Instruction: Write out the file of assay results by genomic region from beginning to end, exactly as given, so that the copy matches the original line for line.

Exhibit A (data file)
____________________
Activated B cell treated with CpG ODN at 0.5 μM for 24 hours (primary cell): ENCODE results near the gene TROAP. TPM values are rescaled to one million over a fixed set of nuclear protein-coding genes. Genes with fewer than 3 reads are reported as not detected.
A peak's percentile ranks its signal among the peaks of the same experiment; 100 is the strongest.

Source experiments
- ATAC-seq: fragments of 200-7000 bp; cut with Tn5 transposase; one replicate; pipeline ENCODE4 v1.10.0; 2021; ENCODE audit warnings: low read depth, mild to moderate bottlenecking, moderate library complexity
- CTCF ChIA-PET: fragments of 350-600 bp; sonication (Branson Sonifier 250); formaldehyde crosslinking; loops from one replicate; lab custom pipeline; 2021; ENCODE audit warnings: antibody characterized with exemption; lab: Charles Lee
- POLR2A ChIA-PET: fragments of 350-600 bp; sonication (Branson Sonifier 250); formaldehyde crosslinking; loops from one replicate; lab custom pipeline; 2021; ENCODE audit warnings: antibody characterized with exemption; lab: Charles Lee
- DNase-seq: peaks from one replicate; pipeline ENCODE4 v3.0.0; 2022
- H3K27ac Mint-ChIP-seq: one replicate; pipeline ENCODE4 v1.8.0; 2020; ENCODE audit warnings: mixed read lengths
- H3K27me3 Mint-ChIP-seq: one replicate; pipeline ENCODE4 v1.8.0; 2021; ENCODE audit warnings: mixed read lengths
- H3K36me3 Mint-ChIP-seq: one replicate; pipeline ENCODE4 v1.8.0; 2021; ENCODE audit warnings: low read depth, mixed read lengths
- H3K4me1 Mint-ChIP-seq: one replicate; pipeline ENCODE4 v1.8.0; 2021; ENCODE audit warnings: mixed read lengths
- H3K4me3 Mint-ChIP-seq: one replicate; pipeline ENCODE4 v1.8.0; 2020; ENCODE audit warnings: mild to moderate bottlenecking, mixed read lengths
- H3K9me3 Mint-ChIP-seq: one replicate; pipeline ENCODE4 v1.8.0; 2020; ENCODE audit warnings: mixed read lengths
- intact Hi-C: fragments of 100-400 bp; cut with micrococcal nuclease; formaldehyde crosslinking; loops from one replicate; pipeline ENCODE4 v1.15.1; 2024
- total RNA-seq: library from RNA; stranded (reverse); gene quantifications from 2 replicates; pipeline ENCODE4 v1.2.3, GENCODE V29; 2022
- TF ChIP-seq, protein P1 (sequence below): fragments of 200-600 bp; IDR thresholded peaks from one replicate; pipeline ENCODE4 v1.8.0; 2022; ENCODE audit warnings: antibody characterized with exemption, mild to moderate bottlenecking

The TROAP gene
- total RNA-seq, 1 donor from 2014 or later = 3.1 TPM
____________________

Activated B cell treated with CpG ODN at 0.5 μM for 24 hours (primary cell): ENCODE results near the gene TROAP. TPM values are rescaled to one million over a fixed set of nuclear protein-coding genes. Genes with fewer than 3 reads are reported as not detected.
A peak's percentile ranks its signal among the peaks of the same experiment; 100 is the strongest.

Source experiments
- ATAC-seq: fragments of 200-7000 bp; cut with Tn5 transposase; one replicate; pipeline ENCODE4 v1.10.0; 2021; ENCODE audit warnings: low read depth, mild to moderate bottlenecking, moderate library complexity
- CTCF ChIA-PET: fragments of 350-600 bp; sonication (Branson Sonifier 250); formaldehyde crosslinking; loops from one replicate; lab custom pipeline; 2021; ENCODE audit warnings: antibody characterized with exemption; lab: Charles Lee
- POLR2A ChIA-PET: fragments of 350-600 bp; sonication (Branson Sonifier 250); formaldehyde crosslinking; loops from one replicate; lab custom pipeline; 2021; ENCODE audit warnings: antibody characterized with exemption; lab: Charles Lee
- DNase-seq: peaks from one replicate; pipeline ENCODE4 v3.0.0; 2022
- H3K27ac Mint-ChIP-seq: one replicate; pipeline ENCODE4 v1.8.0; 2020; ENCODE audit warnings: mixed read lengths
- H3K27me3 Mint-ChIP-seq: one replicate; pipeline ENCODE4 v1.8.0; 2021; ENCODE audit warnings: mixed read lengths
- H3K36me3 Mint-ChIP-seq: one replicate; pipeline ENCODE4 v1.8.0; 2021; ENCODE audit warnings: low read depth, mixed read lengths
- H3K4me1 Mint-ChIP-seq: one replicate; pipeline ENCODE4 v1.8.0; 2021; ENCODE audit warnings: mixed read lengths
- H3K4me3 Mint-ChIP-seq: one replicate; pipeline ENCODE4 v1.8.0; 2020; ENCODE audit warnings: mild to moderate bottlenecking, mixed read lengths
- H3K9me3 Mint-ChIP-seq: one replicate; pipeline ENCODE4 v1.8.0; 2020; ENCODE audit warnings: mixed read lengths
- intact Hi-C: fragments of 100-400 bp; cut with micrococcal nuclease; formaldehyde crosslinking; loops from one replicate; pipeline ENCODE4 v1.15.1; 2024
- total RNA-seq: library from RNA; stranded (reverse); gene quantifications from 2 replicates; pipeline ENCODE4 v1.2.3, GENCODE V29; 2022
- TF ChIP-seq, protein P1 (sequence below): fragments of 200-600 bp; IDR thresholded peaks from one replicate; pipeline ENCODE4 v1.8.0; 2022; ENCODE audit warnings: antibody characterized with exemption, mild to moderate bottlenecking

The TROAP gene
- total RNA-seq, 1 donor from 2014 or later = 3.1 TPM